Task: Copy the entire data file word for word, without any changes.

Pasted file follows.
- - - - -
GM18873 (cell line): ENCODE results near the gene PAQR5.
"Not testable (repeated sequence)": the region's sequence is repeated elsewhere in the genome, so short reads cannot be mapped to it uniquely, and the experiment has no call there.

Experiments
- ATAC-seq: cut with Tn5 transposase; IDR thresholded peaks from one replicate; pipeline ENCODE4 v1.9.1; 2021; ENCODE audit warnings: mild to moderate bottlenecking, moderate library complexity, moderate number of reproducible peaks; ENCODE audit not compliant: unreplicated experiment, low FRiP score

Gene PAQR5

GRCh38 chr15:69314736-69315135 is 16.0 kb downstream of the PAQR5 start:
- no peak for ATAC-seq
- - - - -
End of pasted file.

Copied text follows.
GM18873 (cell line): ENCODE results near the gene PAQR5.
"Not testable (repeated sequence)": the region's sequence is repeated elsewhere in the genome, so short reads cannot be mapped to it uniquely, and the experiment has no call there.

Experiments
- ATAC-seq: cut with Tn5 transposase; IDR thresholded peaks from one replicate; pipeline ENCODE4 v1.9.1; 2021; ENCODE audit warnings: mild to moderate bottlenecking, moderate library complexity, moderate number of reproducible peaks; ENCODE audit not compliant: unreplicated experiment, low FRiP score

Gene PAQR5

GRCh38 chr15:69314736-69315135 is 16.0 kb downstream of the PAQR5 start:
- no peak for ATAC-seq